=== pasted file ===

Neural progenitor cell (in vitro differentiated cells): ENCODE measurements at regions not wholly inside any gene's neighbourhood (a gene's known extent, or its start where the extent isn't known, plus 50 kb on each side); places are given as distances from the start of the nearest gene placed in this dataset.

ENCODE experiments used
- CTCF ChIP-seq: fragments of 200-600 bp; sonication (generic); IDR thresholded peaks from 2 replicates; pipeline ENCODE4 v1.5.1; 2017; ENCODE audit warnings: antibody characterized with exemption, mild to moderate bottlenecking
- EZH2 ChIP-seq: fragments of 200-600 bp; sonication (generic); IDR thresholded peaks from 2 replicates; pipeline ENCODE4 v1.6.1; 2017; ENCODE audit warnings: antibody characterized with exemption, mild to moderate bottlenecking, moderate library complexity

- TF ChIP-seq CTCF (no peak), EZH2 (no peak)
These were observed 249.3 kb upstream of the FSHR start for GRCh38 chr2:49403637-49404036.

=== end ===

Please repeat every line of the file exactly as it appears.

Neural progenitor cell (in vitro differentiated cells): ENCODE measurements at regions not wholly inside any gene's neighbourhood (a gene's known extent, or its start where the extent isn't known, plus 50 kb on each side); places are given as distances from the start of the nearest gene placed in this dataset.

ENCODE experiments used
- CTCF ChIP-seq: fragments of 200-600 bp; sonication (generic); IDR thresholded peaks from 2 replicates; pipeline ENCODE4 v1.5.1; 2017; ENCODE audit warnings: antibody characterized with exemption, mild to moderate bottlenecking
- EZH2 ChIP-seq: fragments of 200-600 bp; sonication (generic); IDR thresholded peaks from 2 replicates; pipeline ENCODE4 v1.6.1; 2017; ENCODE audit warnings: antibody characterized with exemption, mild to moderate bottlenecking, moderate library complexity

- TF ChIP-seq CTCF (no peak), EZH2 (no peak)
These were observed 249.3 kb upstream of the FSHR start for GRCh38 chr2:49403637-49404036.